The search for space: what do homebuyers want in their next home?


The COVID-19 pandemic has had a significant impact on the way we interpret living in our homes.

Our expectations, and the functions of our living spaces, have shifted in focus. Many of us now seek attributes from the home that we hadn’t previously considered.

“Over the course of 2020 we had time to reflect upon our homes, how we live and our motivations", comments Vanessa Hale, head of insights & residential research at Strutt & Parker.

“Whether we now need a quiet corner to work from home, extra bedrooms to house extended family or even a larger garden for children to go wild, what’s clear is that the experience of lockdown shone a light on the way our home functions, and whether it meets our needs, like never before. And these new wants and needs are leading the way when it comes to some of the motivations behind the search for a new home”

To better understand our ever-changing wants and needs, Strutt & Parker’s Life Moves The Next Chapter (its 8th edition of the annual Housing Futures report), asked prospective homebuyers about their next primary home.

Our carefully considered questions explore whether homebuyers share similar priorities with eight out of ten (79%) homeowners who have identified one or more changes they would like to make to the design of their homes after lockdown.

If you are planning to buy or sell this year, let us help you in your efforts by analysing some of the many trends identified in the research.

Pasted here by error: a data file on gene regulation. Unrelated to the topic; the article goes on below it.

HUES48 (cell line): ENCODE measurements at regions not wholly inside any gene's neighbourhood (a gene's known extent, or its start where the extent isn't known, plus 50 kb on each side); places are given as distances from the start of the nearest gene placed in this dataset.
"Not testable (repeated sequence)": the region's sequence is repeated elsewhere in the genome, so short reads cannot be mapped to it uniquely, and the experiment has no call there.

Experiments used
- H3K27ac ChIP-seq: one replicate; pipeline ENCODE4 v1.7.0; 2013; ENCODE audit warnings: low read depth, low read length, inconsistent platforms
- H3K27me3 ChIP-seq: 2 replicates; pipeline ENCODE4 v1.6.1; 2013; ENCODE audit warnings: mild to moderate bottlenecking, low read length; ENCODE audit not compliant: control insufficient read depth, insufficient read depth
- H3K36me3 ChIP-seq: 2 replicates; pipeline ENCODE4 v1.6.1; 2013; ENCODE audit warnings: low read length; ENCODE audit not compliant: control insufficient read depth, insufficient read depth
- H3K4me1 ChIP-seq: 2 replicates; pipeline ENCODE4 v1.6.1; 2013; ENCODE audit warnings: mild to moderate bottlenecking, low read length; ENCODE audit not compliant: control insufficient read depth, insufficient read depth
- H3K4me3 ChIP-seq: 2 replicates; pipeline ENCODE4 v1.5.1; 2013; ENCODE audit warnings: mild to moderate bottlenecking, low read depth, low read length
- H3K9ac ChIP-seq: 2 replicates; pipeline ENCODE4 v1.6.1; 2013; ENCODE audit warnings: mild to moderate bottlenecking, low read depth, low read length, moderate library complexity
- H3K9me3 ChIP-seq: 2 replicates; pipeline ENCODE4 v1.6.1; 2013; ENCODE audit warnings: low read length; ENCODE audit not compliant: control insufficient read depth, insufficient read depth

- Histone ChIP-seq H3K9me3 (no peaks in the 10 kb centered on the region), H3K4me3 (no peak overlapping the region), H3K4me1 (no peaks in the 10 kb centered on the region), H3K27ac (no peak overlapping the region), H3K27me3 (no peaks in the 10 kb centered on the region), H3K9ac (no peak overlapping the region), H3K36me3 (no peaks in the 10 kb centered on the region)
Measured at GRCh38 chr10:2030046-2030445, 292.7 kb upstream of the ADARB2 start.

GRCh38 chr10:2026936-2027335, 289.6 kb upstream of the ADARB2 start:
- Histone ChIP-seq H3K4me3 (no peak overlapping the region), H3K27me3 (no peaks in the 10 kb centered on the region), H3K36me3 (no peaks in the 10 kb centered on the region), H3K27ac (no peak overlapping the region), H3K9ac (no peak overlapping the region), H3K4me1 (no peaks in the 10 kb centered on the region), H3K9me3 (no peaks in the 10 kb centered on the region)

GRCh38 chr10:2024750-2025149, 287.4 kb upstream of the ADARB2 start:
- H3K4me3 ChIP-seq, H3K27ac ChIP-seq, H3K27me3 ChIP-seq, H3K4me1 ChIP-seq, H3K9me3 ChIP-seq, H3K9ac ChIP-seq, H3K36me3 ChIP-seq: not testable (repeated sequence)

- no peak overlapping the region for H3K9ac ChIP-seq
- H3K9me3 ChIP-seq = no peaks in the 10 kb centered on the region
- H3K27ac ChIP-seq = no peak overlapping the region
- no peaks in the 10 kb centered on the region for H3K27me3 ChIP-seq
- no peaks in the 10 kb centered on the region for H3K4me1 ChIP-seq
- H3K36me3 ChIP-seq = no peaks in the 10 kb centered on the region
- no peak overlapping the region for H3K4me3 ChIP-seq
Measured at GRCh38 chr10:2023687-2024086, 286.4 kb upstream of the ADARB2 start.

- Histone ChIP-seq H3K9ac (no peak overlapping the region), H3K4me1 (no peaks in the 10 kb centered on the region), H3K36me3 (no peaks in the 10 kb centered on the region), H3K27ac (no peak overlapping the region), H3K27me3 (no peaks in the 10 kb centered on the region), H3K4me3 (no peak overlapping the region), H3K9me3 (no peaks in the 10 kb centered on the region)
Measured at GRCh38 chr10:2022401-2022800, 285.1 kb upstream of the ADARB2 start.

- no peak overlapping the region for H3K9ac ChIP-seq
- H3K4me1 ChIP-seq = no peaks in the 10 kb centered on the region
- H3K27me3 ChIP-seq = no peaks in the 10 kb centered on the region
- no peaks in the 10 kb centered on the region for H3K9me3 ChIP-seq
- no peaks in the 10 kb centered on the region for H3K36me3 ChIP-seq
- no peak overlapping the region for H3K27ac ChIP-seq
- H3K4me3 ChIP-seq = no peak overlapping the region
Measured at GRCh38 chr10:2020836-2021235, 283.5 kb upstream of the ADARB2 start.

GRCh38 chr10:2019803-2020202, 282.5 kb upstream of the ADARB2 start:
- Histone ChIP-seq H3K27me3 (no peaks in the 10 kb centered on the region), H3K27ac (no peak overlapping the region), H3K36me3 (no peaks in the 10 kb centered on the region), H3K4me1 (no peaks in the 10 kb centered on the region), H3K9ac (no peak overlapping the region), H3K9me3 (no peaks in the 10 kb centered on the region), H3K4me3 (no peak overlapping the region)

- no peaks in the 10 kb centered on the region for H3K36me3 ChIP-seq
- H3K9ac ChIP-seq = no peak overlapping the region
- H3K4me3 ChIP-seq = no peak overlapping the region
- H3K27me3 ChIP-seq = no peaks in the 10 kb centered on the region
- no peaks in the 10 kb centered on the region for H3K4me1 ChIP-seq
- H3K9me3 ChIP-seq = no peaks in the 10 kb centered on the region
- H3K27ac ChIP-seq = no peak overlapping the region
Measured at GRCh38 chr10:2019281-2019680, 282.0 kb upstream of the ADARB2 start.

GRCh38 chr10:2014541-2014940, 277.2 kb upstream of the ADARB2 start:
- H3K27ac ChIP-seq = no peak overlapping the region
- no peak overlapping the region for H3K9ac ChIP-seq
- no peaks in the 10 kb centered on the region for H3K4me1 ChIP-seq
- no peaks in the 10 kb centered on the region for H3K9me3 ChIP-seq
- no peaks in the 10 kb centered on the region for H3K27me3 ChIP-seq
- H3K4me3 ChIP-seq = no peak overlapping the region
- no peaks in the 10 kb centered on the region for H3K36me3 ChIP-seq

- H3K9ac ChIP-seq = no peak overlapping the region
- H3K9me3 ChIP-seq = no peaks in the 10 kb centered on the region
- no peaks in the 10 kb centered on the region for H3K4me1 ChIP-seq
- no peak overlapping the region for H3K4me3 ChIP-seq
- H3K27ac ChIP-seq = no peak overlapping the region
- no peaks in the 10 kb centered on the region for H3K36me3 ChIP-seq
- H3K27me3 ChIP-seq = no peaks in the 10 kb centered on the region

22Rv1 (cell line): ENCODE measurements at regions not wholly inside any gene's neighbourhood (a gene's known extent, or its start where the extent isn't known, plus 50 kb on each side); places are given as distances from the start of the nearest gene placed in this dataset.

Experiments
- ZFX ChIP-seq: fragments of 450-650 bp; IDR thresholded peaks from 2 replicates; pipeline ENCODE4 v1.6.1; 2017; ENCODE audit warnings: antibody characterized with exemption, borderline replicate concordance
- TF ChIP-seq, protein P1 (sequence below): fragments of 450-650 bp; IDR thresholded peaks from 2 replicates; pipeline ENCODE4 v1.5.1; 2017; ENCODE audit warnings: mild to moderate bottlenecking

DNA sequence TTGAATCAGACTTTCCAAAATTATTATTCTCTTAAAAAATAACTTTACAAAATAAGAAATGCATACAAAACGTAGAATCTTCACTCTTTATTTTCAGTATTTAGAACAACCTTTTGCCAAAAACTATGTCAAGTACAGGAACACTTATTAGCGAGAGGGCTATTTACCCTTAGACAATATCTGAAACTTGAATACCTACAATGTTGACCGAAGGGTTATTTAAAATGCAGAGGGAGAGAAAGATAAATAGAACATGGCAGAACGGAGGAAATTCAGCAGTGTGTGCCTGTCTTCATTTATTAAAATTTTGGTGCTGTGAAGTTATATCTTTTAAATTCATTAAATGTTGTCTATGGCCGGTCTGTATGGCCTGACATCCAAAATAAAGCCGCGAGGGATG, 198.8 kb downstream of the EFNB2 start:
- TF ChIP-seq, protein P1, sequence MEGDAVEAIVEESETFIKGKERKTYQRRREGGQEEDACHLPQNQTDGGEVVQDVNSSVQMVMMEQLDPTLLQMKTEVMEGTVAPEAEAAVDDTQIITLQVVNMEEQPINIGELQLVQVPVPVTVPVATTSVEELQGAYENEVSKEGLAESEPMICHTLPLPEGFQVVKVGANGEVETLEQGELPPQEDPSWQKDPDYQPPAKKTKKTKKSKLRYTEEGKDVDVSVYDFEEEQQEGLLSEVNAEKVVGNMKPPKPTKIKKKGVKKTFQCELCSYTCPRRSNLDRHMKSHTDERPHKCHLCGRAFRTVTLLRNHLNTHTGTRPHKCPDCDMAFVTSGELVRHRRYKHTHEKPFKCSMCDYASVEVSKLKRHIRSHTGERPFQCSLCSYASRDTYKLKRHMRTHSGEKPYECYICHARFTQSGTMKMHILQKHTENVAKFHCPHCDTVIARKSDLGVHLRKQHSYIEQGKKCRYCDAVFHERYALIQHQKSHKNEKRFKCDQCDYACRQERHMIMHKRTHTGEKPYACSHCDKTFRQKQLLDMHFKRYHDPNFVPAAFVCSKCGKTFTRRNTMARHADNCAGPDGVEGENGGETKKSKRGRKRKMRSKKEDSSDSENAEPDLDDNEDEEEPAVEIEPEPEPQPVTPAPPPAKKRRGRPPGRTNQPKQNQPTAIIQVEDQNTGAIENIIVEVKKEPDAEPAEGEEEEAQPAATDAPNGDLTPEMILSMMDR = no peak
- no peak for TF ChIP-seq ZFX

Motivations for moving

Location-based motives scored highly across the board.

‘A move to a more desirable area’ was cited by 81% of respondents as the most important reason for moving home in 2020, while 76% said they would prioritise access to local amenities. It seems government guidelines to stop the spread of the virus reinforced our conceptions of ‘thinking local’.

Last year, many column inches were dedicated to stories of mass exoduses from urban to rural settings. But the reality is that the majority of people still prefer metropolitan living. The highest proportion of homebuyers (29%) said their next property will be in a big city. 17% of respondents planned to relocate to a town, while 12% wanted to move to a small city. In contrast, just 10% planned to move to a village.

However, despite the strong draw of city living, our longing for peace and quiet also seems to be stronger than ever. ‘Privacy’ came second in a list of reasons for moving and was mentioned by 79% of those surveyed.

Safety was the third most important factor, with 78% listing this factor highly – perhaps this should come as no surprise after such a restriction-heavy year.

Detached houses are the most sought-after property type for a primary new home, with 41% of movers planning to purchase a stand-alone dwelling. Only 21% hope to purchase a semi-detached home and 19% are searching the market for a flat. A clear pattern which enforces the idea homebuyers are seeking more privacy after the pandemic.

What does the home need to provide?

The need to transform our homes into versatile spaces has also gathered momentum.

According to the report, the most desirable extra rooms in a house are a guest bedroom (34% mentioned), utility room (also 34%), downstairs toilet or cloakroom (33%) and en-suite bathrooms (also 33%).